Paying for a string of car recalls and "sluggish" conditions in Europe saw Japanese motor-maker Nissan slash earnings forecasts yesterday.
The manufacturer now expects to make a net profit of ¥355bn (£2.2bn) for the year to next April, down from its earlier forecast of a ¥420bn profit.
Carlos Ghosn, the chief executive, blamed "difficult conditions in Europe, volatile demand in several emerging markets and higher expenses related to recalls".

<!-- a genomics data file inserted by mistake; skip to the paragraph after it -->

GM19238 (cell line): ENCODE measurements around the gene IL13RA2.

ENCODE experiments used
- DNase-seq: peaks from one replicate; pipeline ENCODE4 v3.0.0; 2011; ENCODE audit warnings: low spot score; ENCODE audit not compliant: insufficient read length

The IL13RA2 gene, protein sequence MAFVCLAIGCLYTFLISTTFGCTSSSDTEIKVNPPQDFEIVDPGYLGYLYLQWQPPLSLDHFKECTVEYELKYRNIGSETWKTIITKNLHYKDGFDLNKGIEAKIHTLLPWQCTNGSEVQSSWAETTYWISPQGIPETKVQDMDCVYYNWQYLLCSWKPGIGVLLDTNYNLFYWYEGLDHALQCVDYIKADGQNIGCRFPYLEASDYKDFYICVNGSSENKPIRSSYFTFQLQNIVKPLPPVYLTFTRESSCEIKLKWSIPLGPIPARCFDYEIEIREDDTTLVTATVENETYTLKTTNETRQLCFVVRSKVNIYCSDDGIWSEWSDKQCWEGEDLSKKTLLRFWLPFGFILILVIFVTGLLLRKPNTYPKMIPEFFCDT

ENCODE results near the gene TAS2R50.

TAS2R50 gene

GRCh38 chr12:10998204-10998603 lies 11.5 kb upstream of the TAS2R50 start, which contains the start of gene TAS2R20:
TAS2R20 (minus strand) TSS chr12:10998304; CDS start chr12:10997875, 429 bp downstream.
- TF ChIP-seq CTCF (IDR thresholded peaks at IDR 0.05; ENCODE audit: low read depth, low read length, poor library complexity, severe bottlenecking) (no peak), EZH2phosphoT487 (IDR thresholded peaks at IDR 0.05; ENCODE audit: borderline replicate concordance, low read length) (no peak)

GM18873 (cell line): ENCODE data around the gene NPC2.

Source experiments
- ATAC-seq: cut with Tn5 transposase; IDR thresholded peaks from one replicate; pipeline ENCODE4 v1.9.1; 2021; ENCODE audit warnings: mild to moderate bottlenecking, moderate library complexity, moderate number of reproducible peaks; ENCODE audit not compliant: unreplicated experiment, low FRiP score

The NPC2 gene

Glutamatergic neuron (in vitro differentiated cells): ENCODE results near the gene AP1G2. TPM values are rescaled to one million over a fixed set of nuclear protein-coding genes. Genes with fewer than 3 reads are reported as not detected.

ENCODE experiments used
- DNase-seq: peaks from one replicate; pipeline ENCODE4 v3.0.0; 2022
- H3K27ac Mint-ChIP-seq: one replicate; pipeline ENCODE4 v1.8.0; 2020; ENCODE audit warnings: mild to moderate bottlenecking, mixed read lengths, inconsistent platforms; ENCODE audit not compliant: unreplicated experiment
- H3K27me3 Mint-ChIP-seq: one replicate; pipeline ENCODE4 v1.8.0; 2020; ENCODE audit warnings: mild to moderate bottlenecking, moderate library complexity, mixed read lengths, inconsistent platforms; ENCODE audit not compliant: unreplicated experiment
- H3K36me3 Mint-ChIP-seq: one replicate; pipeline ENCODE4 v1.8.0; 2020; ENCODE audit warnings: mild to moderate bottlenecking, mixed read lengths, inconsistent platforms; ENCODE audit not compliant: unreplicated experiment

Nissan was looking to expand both its margins and its share of the global car market to 8 per cent by 2017, but the rapid expansion – with the car maker investing in eight new plants –has resulted in some quality issues leading to a series of recalls.
Like its French partner Renault, Nissan is also shaking up its management structure, moving its chief operating officer to a vice-chairman role and splitting his duties between three other executives.